The doctrine of the Holy Spirit has been subject to widely divergent interpretations. Views vary from one denomination to another on what it means to receive the Holy Spirit, and there are many kinds of spiritual phenomena that people associate with the baptism of the Holy Spirit. But this diversity is contrary to the experience of the apostolic church. In the Book of Acts we observe that the disciples shared a common experience when the Holy Spirit came upon them, and they used this experience as the necessary evidence of receiving the Holy Spirit. Therefore, faced with the diverse claims and spiritual experiences in Christendom today, we must learn to discern the presence of the Holy Spirit based on biblical criteria and the apostolic precedent.
In the apostolic church, believers were baptized into one body and were all "made to drink into one Spirit" (1 Cor 12:13). In other words, the believers who were baptized into the church also received the promise of the Holy Spirit. Together, these believers became the dwelling place of the Holy Spirit. Today, in order for us to know whether we have received the promised Holy Spirit and whether we have also been made to "drink into one Spirit," we need to compare our own experience of receiving the Holy Spirit with that of the apostles.
If the sign that marked the baptism of the Holy Spirit in the apostolic church is missing in a congregation today, then that congregation does not have the presence of the Holy Spirit. It cannot be the body of Christ, for "if anyone does not have the Spirit of Christ, he is not His" (Rom 8:9). Just as a body is dead without the spirit, a congregation without the Holy Spirit does not have the life of Jesus Christ. For believers to share the life of Christ, the Holy Spirit must be present in the church today just as He was in the apostolic church.
The Apostolic Precedent
The Disciples on the Day of Pentecost
What was the experience of the apostles when they received the Holy Spirit? Let's look at what happened when the Holy Spirit was poured out to them:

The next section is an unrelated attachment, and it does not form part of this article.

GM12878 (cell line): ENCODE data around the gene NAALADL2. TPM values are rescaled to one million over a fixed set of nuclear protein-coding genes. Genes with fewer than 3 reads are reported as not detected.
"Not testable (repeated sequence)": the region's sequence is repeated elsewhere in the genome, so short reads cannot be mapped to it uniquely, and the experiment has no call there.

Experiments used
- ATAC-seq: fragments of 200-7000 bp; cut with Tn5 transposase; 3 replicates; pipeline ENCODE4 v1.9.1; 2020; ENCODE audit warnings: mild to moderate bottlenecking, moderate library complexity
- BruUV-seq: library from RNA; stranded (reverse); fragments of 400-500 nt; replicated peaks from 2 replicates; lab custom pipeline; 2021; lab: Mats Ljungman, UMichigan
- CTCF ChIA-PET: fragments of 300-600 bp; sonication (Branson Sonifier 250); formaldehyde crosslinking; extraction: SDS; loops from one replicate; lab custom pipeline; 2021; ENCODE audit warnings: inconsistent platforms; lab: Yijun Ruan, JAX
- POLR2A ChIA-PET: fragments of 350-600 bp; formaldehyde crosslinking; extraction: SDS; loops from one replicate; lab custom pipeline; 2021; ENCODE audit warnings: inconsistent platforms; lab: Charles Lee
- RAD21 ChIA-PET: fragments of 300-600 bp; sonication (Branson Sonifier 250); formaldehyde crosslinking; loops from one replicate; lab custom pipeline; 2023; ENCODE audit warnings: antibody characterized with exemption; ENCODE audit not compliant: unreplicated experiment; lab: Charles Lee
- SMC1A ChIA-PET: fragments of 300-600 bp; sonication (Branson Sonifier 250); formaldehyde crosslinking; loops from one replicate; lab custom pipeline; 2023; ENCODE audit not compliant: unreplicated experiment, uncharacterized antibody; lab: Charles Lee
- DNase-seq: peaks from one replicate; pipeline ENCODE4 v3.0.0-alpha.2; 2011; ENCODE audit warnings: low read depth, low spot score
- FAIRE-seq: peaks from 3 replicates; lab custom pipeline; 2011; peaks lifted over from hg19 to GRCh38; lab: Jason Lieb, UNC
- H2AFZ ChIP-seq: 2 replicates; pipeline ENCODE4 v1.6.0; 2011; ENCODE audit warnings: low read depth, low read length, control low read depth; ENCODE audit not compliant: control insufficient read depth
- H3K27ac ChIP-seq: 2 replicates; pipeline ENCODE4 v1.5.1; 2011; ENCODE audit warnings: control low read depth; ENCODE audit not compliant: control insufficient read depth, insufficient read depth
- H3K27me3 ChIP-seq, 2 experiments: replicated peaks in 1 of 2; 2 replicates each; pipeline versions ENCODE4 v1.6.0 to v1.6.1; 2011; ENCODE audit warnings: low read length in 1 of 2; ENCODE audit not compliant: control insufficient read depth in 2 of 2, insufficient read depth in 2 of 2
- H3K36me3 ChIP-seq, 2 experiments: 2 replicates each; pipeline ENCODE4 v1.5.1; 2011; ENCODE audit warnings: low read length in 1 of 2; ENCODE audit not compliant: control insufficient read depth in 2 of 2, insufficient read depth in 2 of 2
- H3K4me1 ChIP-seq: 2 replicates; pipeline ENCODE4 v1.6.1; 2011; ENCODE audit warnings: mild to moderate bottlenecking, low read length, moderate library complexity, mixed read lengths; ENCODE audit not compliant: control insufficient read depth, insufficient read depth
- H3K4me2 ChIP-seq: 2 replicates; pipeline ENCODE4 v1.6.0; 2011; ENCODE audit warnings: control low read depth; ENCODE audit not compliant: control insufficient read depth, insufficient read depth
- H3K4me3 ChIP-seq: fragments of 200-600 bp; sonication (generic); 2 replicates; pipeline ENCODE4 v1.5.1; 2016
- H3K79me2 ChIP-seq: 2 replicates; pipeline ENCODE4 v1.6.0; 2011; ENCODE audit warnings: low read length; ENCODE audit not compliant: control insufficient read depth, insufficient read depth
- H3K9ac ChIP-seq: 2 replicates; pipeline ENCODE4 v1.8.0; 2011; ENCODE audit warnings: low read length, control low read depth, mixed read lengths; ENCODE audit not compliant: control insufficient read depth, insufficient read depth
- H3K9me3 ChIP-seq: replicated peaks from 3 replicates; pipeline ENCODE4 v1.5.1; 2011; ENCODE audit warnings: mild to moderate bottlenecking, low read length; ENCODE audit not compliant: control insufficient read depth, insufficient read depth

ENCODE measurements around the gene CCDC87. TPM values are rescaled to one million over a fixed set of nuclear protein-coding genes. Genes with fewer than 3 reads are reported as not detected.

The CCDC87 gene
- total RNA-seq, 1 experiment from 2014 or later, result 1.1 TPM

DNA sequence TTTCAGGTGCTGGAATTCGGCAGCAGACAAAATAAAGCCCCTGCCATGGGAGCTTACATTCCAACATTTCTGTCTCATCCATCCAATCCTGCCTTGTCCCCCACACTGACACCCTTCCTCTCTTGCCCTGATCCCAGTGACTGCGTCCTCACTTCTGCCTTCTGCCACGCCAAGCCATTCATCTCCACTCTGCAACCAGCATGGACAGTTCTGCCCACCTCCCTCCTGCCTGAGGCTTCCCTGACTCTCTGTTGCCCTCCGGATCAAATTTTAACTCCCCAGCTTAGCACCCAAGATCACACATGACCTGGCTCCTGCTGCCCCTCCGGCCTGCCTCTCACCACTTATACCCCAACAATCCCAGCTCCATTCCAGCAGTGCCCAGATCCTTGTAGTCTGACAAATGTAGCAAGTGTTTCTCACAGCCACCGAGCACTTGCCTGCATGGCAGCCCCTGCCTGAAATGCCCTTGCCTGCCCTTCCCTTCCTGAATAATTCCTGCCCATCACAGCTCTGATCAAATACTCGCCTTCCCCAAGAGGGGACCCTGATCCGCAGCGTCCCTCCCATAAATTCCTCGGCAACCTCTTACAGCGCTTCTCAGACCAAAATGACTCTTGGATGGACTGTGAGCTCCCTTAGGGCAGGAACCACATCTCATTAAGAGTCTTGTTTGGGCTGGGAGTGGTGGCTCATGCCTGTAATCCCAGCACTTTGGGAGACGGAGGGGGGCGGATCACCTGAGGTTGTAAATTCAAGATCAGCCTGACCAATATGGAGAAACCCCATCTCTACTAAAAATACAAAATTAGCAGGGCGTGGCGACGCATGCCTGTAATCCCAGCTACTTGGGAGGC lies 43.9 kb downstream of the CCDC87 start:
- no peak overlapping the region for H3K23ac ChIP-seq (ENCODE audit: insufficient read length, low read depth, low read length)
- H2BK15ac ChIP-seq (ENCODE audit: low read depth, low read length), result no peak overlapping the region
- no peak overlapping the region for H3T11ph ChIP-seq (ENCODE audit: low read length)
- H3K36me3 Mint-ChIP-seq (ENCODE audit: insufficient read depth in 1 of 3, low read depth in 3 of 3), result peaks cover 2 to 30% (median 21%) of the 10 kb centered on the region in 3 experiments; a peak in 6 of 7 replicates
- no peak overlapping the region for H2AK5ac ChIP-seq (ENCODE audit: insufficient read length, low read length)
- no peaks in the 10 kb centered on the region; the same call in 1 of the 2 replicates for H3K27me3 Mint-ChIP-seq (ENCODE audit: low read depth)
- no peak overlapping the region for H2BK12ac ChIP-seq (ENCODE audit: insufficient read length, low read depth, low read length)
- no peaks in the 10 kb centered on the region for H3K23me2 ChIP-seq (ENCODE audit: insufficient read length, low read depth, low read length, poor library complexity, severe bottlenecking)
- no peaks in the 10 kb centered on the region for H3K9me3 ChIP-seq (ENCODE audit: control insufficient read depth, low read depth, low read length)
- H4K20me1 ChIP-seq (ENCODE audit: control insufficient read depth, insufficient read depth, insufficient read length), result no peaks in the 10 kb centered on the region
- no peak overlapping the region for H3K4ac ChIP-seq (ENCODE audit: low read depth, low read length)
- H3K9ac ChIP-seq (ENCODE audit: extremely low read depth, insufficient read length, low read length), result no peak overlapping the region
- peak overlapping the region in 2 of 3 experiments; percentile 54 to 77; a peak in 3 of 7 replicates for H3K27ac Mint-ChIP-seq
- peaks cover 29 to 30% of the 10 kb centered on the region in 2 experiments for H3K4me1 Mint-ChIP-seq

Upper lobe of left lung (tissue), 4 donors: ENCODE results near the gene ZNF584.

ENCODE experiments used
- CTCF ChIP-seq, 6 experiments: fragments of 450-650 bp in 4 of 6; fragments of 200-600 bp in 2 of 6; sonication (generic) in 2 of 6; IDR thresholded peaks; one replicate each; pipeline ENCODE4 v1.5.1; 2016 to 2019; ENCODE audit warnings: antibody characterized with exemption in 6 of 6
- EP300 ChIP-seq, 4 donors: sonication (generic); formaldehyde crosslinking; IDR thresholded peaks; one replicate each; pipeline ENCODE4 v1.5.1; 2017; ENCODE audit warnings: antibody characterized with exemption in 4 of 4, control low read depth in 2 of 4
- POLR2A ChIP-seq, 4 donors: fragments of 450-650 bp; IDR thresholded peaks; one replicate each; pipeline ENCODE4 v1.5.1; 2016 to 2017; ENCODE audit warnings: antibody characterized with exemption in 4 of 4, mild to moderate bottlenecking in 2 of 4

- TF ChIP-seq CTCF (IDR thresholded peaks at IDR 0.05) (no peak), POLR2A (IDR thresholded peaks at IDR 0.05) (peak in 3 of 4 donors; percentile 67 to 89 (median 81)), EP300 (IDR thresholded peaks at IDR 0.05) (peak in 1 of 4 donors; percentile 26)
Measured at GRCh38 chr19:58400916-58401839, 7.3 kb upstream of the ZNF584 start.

When the Day of Pentecost had fully come, they were all with one accord in one place. And suddenly there came a sound from heaven, as of a rushing mighty wind, and it filled the whole house where they were sitting. Then there appeared to them divided tongues, as of fire, and one sat upon each of them. And they were all filled with the Holy Spirit and began to speak with other tongues, as the Spirit gave them utterance. (Acts 2:1-4)
When the disciples received the Holy Spirit, they began to speak with tongues. This marvelous experience marked the first pouring out of the Holy Spirit. The experience was so powerful that it drew a multitude, and when these people came together, they were puzzled by the amazing phenomenon they witnessed. Peter stood up with the other apostles and explained to the crowd what had just happened: "This Jesus God has raised up, of which we are all witnesses. Therefore being exalted to the right hand of God, and having received from the promised Holy Spirit, He poured out this which you now see and hear" (Acts 2:32-33). Receiving the Holy Spirit is accompanied by such an obvious external sign that even an outside observer can see and hear it.
What is the speaking of tongues? It is speaking in a spiritual language that is not like any earthly language. Unless the tongue is interpreted, no one except God can understand it: "For he who speaks in a tongue does not speak to men but to God, for no one understand him; however, in the spirit he speaks mysteries" (1 Cor 14:2). The ability to speak in tongues comes from the Holy Spirit, not from imitating others.
Some Christians argue that speaking in tongues does not refer to an unintelligible utterance, but simply means praising God with ordinary language. They contend that if the disciples were speaking an unintelligible language, then the devout Jews would not have understood them.
What happened on the day of Pentecost was an extraordinary event. Even though the devout Jews heard the disciples, they were "confused," "amazed," and "perplexed." These Jews said, "we hear them speaking in our own tongues the wonderful works of God." Even though the disciples were Galileans, the people in the multitude heard them speaking in their own individual languages (Acts 2:6, 11-12, 17). This was indeed a great miracle.
But were the disciples actually speaking these different earthly languages? Luke, the author of Acts, noted that each person "heard" the disciples speak in his own language. In other words, they were hearing them in their own languages because God enabled them to understand the spiritual language. The disciples were not actually speaking human languages. If the approximately 120 disciples were indeed speaking these fifteen different languages all at once, the multitude would have heard nothing but noise, and it would have been impossible to discern one language from another.